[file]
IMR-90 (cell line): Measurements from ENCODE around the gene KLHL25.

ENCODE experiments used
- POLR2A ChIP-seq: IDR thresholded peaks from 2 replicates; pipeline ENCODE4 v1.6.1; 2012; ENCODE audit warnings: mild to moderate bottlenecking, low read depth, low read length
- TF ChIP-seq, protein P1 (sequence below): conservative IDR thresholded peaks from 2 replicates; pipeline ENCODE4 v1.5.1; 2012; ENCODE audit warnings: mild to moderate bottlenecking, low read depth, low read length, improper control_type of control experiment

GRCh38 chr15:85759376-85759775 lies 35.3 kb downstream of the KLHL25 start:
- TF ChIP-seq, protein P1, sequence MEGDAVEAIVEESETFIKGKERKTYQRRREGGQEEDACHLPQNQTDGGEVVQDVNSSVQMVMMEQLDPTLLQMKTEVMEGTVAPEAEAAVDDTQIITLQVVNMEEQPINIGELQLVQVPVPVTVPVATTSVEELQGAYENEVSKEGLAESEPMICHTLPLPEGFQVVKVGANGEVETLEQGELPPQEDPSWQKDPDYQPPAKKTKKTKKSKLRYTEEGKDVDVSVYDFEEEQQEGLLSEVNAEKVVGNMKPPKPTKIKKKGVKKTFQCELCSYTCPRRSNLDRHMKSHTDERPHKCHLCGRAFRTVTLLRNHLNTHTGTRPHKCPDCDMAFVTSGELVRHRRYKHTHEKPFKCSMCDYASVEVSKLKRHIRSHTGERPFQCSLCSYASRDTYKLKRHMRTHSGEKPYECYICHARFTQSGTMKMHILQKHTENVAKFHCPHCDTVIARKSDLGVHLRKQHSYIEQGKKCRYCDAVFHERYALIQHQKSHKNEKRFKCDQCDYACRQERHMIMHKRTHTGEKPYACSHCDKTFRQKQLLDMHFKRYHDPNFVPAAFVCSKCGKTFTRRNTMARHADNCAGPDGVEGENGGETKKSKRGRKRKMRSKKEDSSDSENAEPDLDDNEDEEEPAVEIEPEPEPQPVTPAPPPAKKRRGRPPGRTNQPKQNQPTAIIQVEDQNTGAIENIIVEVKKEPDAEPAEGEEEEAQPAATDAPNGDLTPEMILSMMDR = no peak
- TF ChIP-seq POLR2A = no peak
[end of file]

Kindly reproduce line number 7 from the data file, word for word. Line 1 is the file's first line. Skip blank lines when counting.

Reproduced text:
- TF ChIP-seq POLR2A = no peak